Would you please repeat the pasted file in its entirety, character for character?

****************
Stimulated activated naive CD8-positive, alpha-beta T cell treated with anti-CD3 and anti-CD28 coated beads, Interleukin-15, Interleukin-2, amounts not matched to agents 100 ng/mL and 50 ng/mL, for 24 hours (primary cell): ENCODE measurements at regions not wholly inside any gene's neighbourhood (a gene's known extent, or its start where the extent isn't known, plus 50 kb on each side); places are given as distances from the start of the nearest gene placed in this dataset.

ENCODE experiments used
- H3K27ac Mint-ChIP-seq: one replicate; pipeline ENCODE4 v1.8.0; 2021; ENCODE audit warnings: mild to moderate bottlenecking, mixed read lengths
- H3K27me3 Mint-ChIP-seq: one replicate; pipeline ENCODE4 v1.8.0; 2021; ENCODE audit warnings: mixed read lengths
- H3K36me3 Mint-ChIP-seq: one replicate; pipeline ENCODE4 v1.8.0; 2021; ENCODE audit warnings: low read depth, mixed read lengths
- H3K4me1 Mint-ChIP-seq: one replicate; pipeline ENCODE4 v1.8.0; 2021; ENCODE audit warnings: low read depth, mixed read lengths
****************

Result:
Stimulated activated naive CD8-positive, alpha-beta T cell treated with anti-CD3 and anti-CD28 coated beads, Interleukin-15, Interleukin-2, amounts not matched to agents 100 ng/mL and 50 ng/mL, for 24 hours (primary cell): ENCODE measurements at regions not wholly inside any gene's neighbourhood (a gene's known extent, or its start where the extent isn't known, plus 50 kb on each side); places are given as distances from the start of the nearest gene placed in this dataset.

ENCODE experiments used
- H3K27ac Mint-ChIP-seq: one replicate; pipeline ENCODE4 v1.8.0; 2021; ENCODE audit warnings: mild to moderate bottlenecking, mixed read lengths
- H3K27me3 Mint-ChIP-seq: one replicate; pipeline ENCODE4 v1.8.0; 2021; ENCODE audit warnings: mixed read lengths
- H3K36me3 Mint-ChIP-seq: one replicate; pipeline ENCODE4 v1.8.0; 2021; ENCODE audit warnings: low read depth, mixed read lengths
- H3K4me1 Mint-ChIP-seq: one replicate; pipeline ENCODE4 v1.8.0; 2021; ENCODE audit warnings: low read depth, mixed read lengths